Tag Archives: Prince William County

Seven Battleground Counties to Watch on Election Night

Same original author as the earlier piece (Chris Palko) but an election night spin on each county with few repeats.  This guy does good work. Lots of smart info:

Looking for some shortcuts when it comes to projecting which candidate has the edge Tuesday night? Once returns start coming in, turn your focus to these seven counties—they will be small scale indicators of that state and national results:

Prince William County, VA
Virginia will be one of the first states to report results on Tuesday night, and Prince William County is the most important county there. Romney needs to win the county to win Virginia. George W. Bush and Bob McDonnell were able to win the county rather solidly. There has been an influx of immigrants in the past decade, and as a consequence it has a somewhat more Democratic lean than before. This will also be a good check to see if the Romney and Obama campaigns’ assumptions about the demographics of the electorate are correct.

Lake County, OH
This is the closest county in the most important state. Lake County is the eastern suburbs of Cleveland and the best gauge for how the entire state will vote. In 2004, Bush won the county by the same margin as he won the state. Obama ran a bit worse than his state percentages in 2008 but was able to win.  Watching Lake County is the best shortcut for projecting Ohio results on election night.

Bucks County, PA
In the critical suburban Philadelphia area, Chester County is most likely going for Romney and Montgomery and Delaware Counties will go for Obama. The swingiest of them all is Bucks County, north of Philadelphia.  Monday’s Romney rally that garnered some 30,000 supporters was held here for exactly that reason. In 2004, Bucks went for John Kerry by three percentage points, the exact same margin as the rest of the state. It has trended right in the past few years, as Republican Pat Toomey won the county 53 percent to 47 percent in his 2010 Senate race. Romney has to keep the margins close in suburban Philadelphia, and he has to win Bucks to do so.

Jefferson County, CO
In a heavily polarized state, the Denver suburbs hold the balance of power. Jefferson County, along with its suburban neighbors, voted for Bush in 2004 by small margins and then flipped to Obama in 2008. Romney had one of his most memorable campaign rallies at Red Rocks Amphitheater, which is in Jefferson County. Whichever candidate wins this county is going to win Colorado.

Washoe County, NV
The dynamic of Nevada politics is Democratic Clark County against Republican outstate areas, with Reno in the middle. For Romney to win Nevada, he has to win Washoe County. In 2004 and 2008, it matched the state percentages for Bush and Obama. A win here doesn’t guarantee Romney a victory in Nevada, but it is a necessary component.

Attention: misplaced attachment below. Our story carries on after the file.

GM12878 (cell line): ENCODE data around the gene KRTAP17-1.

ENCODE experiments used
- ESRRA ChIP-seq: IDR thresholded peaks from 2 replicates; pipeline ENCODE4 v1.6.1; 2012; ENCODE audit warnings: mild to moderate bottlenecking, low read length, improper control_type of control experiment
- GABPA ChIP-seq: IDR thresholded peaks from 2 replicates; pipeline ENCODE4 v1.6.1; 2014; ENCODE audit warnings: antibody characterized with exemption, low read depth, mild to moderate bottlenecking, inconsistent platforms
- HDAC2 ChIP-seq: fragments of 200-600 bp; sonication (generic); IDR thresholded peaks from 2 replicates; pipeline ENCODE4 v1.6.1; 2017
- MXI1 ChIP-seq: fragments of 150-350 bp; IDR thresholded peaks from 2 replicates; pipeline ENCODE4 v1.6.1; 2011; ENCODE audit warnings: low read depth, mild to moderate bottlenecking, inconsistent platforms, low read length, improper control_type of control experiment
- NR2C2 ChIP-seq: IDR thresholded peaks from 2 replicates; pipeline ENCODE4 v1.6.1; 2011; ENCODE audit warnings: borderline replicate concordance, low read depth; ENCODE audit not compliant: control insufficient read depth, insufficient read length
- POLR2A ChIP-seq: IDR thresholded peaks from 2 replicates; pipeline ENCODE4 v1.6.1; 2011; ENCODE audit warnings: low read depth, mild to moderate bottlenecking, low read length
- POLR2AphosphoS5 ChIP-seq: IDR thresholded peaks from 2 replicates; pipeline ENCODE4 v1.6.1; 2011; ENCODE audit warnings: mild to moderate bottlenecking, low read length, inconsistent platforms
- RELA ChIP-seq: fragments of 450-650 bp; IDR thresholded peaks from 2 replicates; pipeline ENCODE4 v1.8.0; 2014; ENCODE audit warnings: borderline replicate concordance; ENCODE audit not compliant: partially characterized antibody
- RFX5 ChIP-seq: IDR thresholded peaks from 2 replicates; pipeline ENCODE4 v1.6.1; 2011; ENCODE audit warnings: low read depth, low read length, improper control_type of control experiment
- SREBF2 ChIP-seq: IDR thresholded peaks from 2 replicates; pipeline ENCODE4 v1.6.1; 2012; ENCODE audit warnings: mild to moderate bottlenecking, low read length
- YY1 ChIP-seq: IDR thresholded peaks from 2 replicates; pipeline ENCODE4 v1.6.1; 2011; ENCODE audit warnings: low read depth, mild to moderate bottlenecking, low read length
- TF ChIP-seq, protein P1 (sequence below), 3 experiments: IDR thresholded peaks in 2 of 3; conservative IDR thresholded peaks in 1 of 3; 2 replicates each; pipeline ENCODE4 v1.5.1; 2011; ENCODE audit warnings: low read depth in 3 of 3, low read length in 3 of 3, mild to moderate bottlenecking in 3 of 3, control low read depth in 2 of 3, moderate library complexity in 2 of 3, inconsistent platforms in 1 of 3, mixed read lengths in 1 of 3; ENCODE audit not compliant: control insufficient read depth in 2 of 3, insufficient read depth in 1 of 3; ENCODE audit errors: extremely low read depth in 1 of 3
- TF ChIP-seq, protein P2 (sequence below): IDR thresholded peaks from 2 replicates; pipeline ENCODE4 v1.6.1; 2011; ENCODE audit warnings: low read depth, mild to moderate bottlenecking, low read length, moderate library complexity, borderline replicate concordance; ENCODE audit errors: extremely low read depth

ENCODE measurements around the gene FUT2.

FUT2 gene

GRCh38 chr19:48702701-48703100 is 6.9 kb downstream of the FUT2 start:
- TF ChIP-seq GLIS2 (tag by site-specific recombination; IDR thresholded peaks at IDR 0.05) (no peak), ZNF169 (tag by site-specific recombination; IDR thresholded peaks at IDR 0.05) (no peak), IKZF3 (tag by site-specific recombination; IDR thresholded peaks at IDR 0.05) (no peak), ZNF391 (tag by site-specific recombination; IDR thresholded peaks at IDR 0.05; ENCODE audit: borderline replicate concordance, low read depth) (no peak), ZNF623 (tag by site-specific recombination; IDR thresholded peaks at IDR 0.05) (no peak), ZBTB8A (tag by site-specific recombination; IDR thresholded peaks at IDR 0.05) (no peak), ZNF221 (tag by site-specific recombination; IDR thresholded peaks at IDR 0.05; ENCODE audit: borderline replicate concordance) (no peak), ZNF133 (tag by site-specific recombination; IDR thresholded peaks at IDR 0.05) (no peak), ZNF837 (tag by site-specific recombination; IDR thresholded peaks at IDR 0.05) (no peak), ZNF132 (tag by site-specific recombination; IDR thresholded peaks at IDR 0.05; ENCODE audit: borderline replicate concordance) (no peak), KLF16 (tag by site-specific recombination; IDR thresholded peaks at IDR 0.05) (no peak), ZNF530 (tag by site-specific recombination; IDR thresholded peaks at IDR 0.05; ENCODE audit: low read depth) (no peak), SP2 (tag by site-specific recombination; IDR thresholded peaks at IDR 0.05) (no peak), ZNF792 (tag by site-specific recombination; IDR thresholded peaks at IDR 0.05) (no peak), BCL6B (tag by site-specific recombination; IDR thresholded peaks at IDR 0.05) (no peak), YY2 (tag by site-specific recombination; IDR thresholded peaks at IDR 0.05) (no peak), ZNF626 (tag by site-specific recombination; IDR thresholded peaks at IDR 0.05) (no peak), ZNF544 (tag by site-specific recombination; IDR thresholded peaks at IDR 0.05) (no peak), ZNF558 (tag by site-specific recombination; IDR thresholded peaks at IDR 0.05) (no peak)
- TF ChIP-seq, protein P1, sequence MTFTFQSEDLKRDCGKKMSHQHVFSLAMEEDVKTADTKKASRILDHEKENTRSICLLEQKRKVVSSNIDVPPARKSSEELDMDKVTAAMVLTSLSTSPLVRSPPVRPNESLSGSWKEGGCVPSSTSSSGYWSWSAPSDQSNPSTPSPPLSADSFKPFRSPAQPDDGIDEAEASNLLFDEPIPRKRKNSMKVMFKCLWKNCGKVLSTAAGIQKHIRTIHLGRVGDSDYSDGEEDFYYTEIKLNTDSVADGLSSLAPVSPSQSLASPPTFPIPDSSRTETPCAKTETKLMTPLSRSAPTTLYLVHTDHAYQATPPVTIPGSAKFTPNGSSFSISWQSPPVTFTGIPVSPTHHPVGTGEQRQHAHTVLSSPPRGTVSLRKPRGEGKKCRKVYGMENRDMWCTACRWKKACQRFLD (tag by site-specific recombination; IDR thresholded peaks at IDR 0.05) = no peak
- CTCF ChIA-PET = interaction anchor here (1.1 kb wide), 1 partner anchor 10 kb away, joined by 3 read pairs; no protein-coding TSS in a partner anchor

Racine County, WI
Racine County is slightly more Republican than Wisconsin as a whole. Bush narrowly won it in 2004, while he barely lost the state overall.  Even so, anything more than a narrow Romney victory would augur well for him in a county that is a representative blend of urban, suburban and rural areas. It’s also worth watching due to the potential gains in Southern Wisconsin that could accrue with Paul Ryan, their congressman on the ticket. The potential for adding independents and some Democrats, who have voted for Ryan for years, to the Romney column could be decisive in a close state.

Oakland County, MI
The county that Mitt Romney grew up in is worth watching for a few reasons. First, if Romney wants to pull an upset in Michigan, he must win Oakland County. Second, it is precisely the sort of northern affluent suburb Republicans have had problems with at the presidential level for the past 20 years. Gains here would be indicative of Romney strength in other affluent suburbs in key states and a significant difference between a winning Romney coalition and the previous winning coalition that George W. Bush assembled.

8 Battleground Counties to Decide the Election

Addendum:  This is a re-post from September 20 that I think has held up pretty well.  The biggest difference I’d say is Florida is almost certainly out of reach for Obama so look at Scott County, Iowa as a good one tonight.  You can also scroll through the numerous posts on various Battleground Counties across the county.